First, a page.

Before the pandemic, the long-term rental market’s demographic was fairly well defined. It was made up of business travelers on location for an extended but temporary period. Consultants, corporate travelers and people relocating for business needed a place to stay while they found more permanent accommodations.
That all changed quickly as national borders started to close, flights were grounded and the entire professional workforce re-oriented away from in-office and in-person work and to work-from-home as the new normal. It was a huge transition, but on the whole, the market has held up. One interesting perspective on that market comes from Nestpick, a platform for long-term and furnished apartment rentals. As its CEO, Omer Kucukdere told PYMNTS, the change didn’t translate to trouble for the business. Though it saw some declines, particularly early on in the pandemic, by summer Nestpick was up to bookings that were 50 percent higher in the United States than they were before the pandemic began. The long-term rental customer did not disappear, he said, they just changed form.
“Clearly with the pandemic and work from anywhere, a lot of people decided to do longer-term travel without having to take vacation days,” Kucukdere said. “Our back-end growth was mainly driven actually by people that are spending a couple of months in a different location — a nearby location in most cases that they are driving to and working from that location.”
And while many of the changes the pandemic has wrought will be temporary, and Kuckdere does believe they will see the return of those consultants and corporate relocators someday soon, the market is now a very different place than it was before the pandemic, particularly in terms of how Generation Z consumers prefer to live and work. For them, he said, the future may be a rather nomadic destination.
What The New Long-Term Customer Wants
The first rule of real estate that nearly everyone knows is that location (location, location) is pretty much everything. And though not something Kucukdere says he is ordinarily inclined to list as an amenity, it has become one this year as consumers have been hunting more space to hunker down in.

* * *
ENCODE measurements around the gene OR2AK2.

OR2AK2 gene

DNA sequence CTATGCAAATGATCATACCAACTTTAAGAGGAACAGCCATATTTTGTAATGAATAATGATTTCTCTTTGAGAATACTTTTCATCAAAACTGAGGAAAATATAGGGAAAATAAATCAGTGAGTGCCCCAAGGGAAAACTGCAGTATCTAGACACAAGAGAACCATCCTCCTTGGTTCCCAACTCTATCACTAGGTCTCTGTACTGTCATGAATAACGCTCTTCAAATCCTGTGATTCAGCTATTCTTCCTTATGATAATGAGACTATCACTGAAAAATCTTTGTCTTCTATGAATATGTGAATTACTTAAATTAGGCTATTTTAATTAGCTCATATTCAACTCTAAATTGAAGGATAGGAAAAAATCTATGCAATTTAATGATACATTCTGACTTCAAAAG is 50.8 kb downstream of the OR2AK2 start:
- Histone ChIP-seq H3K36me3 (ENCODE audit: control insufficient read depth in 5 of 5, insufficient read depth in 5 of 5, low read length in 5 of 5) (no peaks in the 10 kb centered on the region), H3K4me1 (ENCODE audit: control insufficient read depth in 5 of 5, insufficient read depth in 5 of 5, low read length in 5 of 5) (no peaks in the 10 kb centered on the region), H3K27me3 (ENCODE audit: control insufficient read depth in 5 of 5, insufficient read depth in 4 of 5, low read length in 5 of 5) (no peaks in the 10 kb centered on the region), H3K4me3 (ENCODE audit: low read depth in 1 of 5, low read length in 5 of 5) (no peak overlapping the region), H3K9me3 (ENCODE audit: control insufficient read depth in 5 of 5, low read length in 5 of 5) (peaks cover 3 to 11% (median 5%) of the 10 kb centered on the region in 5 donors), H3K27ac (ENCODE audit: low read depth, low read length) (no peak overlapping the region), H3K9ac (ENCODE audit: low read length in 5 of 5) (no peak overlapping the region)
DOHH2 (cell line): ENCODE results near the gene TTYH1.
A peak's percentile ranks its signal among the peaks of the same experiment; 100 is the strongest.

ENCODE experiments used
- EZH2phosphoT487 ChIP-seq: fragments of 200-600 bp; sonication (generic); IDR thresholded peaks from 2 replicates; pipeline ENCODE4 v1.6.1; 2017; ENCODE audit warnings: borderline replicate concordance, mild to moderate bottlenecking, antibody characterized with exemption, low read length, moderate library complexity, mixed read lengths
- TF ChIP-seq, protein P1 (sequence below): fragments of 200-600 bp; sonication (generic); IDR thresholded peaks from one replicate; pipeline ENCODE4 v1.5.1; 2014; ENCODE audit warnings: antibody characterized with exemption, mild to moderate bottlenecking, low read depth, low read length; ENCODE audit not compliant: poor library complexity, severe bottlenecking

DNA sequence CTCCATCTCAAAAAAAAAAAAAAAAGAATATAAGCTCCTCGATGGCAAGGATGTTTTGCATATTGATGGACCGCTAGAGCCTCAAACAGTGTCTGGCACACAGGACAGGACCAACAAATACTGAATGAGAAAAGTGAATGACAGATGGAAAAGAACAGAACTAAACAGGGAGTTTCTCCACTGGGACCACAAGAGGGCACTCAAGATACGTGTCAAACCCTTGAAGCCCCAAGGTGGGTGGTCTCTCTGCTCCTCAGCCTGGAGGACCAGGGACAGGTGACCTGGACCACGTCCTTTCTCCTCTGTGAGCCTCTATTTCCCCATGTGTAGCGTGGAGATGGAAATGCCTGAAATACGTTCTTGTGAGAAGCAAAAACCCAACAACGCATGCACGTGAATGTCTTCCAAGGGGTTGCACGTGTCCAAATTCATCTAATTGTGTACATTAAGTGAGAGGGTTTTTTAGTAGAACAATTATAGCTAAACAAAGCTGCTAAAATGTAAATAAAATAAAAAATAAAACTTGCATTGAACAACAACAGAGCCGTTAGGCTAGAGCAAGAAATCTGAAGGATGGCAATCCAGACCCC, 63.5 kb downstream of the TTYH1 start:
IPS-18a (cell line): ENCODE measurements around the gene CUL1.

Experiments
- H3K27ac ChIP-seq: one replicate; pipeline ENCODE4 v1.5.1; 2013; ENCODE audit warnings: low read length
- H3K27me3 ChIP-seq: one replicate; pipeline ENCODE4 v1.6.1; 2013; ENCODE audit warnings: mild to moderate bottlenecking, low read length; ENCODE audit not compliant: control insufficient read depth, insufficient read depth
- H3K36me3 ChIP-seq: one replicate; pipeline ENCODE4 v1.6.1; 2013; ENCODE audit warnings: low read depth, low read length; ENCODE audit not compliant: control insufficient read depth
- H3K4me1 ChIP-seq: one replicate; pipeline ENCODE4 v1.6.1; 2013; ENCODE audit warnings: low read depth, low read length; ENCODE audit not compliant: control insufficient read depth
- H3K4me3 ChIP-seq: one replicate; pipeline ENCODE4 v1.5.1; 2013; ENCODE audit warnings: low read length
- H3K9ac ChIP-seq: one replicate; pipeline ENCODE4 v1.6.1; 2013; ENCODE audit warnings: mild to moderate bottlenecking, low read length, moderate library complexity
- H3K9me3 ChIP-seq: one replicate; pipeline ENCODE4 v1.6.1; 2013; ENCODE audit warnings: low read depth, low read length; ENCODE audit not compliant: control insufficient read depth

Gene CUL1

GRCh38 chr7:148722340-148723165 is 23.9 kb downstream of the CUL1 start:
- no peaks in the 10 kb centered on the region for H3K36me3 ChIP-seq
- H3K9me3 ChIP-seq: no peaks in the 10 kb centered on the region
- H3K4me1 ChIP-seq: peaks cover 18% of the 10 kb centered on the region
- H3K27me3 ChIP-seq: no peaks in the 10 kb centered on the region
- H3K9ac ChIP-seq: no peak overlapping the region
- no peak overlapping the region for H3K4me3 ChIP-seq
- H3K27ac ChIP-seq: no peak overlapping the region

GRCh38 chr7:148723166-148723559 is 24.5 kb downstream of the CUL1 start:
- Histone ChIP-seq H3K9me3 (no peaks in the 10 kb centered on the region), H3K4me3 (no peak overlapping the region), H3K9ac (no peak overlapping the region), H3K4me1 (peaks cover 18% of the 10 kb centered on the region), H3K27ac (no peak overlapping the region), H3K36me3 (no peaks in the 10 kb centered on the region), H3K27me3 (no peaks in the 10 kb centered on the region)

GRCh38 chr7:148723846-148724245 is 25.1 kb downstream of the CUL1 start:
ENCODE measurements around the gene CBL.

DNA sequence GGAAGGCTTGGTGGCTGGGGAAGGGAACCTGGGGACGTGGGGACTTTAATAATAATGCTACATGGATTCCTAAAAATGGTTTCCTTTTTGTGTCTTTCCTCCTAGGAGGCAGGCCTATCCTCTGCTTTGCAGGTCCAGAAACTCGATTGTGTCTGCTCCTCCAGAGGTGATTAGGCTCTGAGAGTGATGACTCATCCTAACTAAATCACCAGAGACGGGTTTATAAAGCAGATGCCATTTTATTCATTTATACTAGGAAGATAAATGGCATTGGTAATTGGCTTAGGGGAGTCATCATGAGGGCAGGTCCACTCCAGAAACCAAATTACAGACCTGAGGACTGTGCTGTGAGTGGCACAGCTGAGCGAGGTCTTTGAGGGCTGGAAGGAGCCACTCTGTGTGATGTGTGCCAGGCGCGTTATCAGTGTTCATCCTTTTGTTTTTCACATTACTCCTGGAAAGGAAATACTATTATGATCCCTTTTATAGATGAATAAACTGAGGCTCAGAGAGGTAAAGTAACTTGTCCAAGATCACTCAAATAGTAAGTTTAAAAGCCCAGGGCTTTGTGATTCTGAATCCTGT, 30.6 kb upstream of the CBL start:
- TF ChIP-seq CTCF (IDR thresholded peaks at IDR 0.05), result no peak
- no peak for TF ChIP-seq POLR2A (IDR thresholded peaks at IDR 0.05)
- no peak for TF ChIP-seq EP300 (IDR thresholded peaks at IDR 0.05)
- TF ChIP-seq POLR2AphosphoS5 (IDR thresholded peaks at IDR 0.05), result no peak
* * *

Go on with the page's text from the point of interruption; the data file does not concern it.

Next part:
“San Francisco in 2019 was one of our top cities, but in 2020 in the midst of pandemic, coastal Orange County or the cost of Florida was where everyone wanted to be,” he said. “We had 90 coastal areas that got twice as many bookings than San Francisco.”
They saw the same in New York where people eschewed the city in favor of Westchester County and many once very hot urban metros. Consumers, he said, showed a great propensity to pull up stakes and head out to suburban and even rural areas for long stretches, with most reporting they were looking for a bit of breathing room. And that propensity for space was apparent in most of the features consumers were searching out — multiple bedrooms, dedicated office space, in-unit washer-dryer systems.
And, because their temporary homes were the locus of a lot of working vacations, Wi-Fi access and quality were uniquely important in securing bookings on the platform.
The challenge of the period, he said, is making sure smaller property managers are digitally on board. Big players such as Airbnb, Booking.com and others came into the pandemic digitally wired and ready to pivot to collaborating with a firm like Nestpick. Smaller property managers — in many cases holding an amazing supply of locations perfect to consumers’ needs — often were ready and are reliant on aggregators like Nestpick to help them across the digital divide.
And it’s a divide every manager needs to get over now, he said, because the next generation of tenants — Gen Z — are going to expect and demand it.
Meeting The Next Generation
As millennials and Gen-Xers have flooded out of cities, either temporarily to long-term rentals or permanently to new homes in the burbs and beyond, Kucukdere is not worried about the fate of the cities they leave behind. There are Gen Z consumers, he said, who aren’t going to move to the suburbs and are eagerly awaiting to step in and take their place.
“They still do care about fun,” he said. “They still do care about being close to like-minded people. They care about being in a city that is fun and that has restaurants, bars and going-out experiences. I think those are kind of things, a vibrant culture in a city is what they still going after.”
Their elder millennial siblings starting families are relocating, but there is no reason to believe younger Gen Z consumers will follow. In fact, he said, those Gen Z consumers, in the era of work from home, may not just choose to live in a city — but in a few cities each year. The pandemic, he said, has opened up a whole new world for workers who perhaps aren’t looking to sign a single long-term lease in one city each year when they could instead winter in Miami, spend the spring in New York City and summer in San Francisco. When their work follows them, he said, that becomes an option, and one he believes an increasing number of younger consumers will act on.
“I think flexibility for remote workers is just a thing that is happening,” Kucukdere said. “It’s our job to figure out as a platform how to make that digitally, smoothly and seamlessly for customer and property managers.”